The Bible – Old Testament
When all the kings of the Amorites to the west of the Jordan and all the kings of the Canaanites by the sea heard that the LORD had dried up the waters of the Jordan before the Israelites until they crossed over, they were disheartened and lost courage at their approach.
On this occasion the LORD said to Joshua, “Make flint knives and circumcise the Israelite nation for the second time.”
1 So Joshua made flint knives and circumcised the Israelites at Gibeath-haaraloth,
under these circumstances: Of all the people who came out of Egypt, every man of military age had died in the desert during the journey after they left Egypt.
Though all the men who came out were circumcised, none of those born in the desert during the journey after the departure from Egypt were circumcised.
Now the Israelites had wandered forty years in the desert, until all the warriors among the people that came forth from Egypt died off because they had not obeyed the command of the LORD. For the LORD swore that he would not let them see the land flowing with milk and honey which he had promised their fathers he would give us.
It was the children whom he raised up in their stead whom Joshua circumcised, for these were yet with foreskins, not having been circumcised on the journey.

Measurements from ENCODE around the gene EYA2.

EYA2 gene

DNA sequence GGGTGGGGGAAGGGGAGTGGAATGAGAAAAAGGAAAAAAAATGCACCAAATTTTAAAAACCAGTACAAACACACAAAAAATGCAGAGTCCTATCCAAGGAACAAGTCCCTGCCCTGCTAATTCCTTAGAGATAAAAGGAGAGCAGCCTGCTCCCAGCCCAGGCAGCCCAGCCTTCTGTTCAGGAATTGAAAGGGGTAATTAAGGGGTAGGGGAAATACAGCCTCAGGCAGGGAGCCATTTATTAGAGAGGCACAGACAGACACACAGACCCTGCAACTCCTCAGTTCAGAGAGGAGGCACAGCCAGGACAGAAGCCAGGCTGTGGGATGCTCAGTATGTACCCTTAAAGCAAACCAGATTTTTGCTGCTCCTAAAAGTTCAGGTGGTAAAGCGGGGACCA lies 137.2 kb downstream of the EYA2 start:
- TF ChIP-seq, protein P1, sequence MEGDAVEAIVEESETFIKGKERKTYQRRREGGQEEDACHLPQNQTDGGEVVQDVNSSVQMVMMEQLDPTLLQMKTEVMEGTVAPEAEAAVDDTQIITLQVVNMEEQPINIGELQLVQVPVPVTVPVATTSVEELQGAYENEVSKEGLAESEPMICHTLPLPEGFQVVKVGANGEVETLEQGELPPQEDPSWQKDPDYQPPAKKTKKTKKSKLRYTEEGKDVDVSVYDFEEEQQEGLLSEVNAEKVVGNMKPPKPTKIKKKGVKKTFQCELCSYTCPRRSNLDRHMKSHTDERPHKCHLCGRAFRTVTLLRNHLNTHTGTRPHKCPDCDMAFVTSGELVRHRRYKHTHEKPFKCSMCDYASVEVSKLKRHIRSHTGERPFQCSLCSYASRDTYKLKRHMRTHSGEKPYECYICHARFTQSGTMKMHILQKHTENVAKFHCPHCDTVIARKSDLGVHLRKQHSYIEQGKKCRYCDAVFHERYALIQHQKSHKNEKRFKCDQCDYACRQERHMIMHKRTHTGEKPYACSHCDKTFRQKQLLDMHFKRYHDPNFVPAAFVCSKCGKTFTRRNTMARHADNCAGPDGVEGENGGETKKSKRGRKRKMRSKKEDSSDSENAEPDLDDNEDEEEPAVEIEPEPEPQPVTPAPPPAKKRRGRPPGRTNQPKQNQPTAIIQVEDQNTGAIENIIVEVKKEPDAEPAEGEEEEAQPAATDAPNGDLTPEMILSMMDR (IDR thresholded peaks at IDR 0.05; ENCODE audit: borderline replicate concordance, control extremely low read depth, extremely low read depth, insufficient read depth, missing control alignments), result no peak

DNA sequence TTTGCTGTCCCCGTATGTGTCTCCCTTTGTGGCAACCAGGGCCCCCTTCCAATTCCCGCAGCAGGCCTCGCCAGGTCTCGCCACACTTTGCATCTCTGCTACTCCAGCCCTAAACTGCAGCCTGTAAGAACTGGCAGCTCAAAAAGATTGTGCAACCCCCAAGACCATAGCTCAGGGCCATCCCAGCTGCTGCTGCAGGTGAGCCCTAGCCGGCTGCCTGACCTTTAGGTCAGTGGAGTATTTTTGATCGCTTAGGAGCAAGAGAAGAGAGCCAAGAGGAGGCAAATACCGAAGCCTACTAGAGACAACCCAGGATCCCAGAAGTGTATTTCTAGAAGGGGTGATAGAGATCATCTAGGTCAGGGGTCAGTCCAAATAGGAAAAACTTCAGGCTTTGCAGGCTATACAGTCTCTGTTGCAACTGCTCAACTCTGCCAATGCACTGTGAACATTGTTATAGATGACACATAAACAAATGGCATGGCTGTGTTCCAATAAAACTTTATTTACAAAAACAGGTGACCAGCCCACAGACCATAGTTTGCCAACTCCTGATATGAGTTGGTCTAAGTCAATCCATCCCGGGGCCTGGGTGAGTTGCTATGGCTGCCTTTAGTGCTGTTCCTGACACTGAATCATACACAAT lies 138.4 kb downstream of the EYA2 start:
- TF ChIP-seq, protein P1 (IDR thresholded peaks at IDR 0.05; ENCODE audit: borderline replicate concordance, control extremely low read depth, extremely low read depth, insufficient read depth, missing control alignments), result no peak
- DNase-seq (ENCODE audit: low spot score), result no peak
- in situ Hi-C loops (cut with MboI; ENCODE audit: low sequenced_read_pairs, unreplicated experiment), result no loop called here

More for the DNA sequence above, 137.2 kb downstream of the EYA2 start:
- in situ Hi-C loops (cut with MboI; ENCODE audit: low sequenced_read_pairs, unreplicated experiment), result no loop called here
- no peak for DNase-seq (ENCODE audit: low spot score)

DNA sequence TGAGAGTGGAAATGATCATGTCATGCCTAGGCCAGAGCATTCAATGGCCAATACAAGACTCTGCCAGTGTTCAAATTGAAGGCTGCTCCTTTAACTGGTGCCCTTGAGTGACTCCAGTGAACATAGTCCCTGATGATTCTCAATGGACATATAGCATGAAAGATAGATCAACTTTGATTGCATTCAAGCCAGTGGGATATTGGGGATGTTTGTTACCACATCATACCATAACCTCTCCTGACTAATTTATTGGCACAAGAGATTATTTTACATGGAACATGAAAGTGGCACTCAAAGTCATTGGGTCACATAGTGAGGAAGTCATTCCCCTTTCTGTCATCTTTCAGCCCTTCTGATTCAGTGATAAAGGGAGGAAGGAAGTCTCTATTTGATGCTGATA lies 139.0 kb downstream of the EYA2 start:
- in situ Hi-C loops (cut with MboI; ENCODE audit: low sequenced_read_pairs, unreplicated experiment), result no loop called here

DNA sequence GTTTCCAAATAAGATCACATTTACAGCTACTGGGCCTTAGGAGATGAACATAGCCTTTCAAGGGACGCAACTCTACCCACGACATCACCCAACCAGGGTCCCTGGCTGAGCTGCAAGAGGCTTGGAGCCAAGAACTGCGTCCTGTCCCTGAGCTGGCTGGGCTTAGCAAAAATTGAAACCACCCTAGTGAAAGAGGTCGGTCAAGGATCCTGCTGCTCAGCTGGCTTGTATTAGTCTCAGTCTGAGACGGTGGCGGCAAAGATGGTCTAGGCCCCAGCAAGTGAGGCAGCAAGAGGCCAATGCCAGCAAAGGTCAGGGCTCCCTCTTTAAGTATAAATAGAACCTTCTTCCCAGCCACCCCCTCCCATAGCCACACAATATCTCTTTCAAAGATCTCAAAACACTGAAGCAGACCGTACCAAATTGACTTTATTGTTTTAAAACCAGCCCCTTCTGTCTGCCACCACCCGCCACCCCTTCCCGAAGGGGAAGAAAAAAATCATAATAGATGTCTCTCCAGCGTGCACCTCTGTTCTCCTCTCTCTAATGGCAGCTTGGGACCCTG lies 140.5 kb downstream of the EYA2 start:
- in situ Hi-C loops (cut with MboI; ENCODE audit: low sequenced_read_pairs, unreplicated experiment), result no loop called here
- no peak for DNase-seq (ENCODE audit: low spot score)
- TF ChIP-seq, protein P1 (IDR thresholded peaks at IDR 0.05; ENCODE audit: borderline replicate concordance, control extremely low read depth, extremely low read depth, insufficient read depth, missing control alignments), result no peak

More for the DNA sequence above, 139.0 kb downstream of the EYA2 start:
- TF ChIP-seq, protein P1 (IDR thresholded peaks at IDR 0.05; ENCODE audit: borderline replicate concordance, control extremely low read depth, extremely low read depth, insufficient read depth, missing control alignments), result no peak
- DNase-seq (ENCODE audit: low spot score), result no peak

When the rite had been performed, the whole nation remained in camp where they were, until they recovered.
2 Then the LORD said to Joshua, “Today I have removed the reproach of Egypt from you.” Therefore the place is called Gilgal to the present day.
3 While the Israelites were encamped at Gilgal on the plains of Jericho, they celebrated the Passover on the evening of the fourteenth of the month.
On the day after the Passover they ate of the produce of the land in the form of unleavened cakes and parched grain. On that same day
after the Passover on which they ate of the produce of the land, the manna ceased. No longer was there manna for the Israelites, who that year ate of the yield of the land of Canaan.
4 While Joshua was near Jericho, he raised his eyes and saw one who stood facing him, drawn sword in hand. Joshua went up to him and asked, “Are you one of us or of our enemies?”
He replied, “Neither. I am the captain of the host of the LORD and I have just arrived.” Then Joshua fell prostrate to the ground in worship, and said to him, “What has my lord to say to his servant?”
The captain of the host of the LORD replied to Joshua, “Remove your sandals from your feet, for the place on which you are standing is holy.” And Joshua obeyed.
1  Gibeath-haaraloth: “Hill of the Foreskins.”
2  The place is called Gilgal: by popular etymology, because of the similarity of sound with the Hebrew word gallothi, “I have removed.” Gilgal probably means “(the place of) the circle of standing stones.” Cf ⇒ Joshua 4:4-8.
3  The month: the first month of the year, later called Nisan; see note on ⇒ Joshua 3:15. The crossing of the Jordan occurred, therefore, about the same time of the year as did the equally miraculous crossing of the Red Sea; cf Exodus 12-14.
4 [⇒ 5:13-⇒ 6:26] The account of the siege of Jericho embraces: (1) The command of the Lord, through his angel, to Joshua (⇒ Joshua 5:13-6, 5); (2) Joshua’s instructions to the Israelites, with a brief summary of how these orders were carried out (⇒ Joshua 6:6-11); (3) a description of the action on each of the first six days (⇒ Joshua 6:12-14); (4) the events on the seventh day (⇒ Joshua 6:15-26).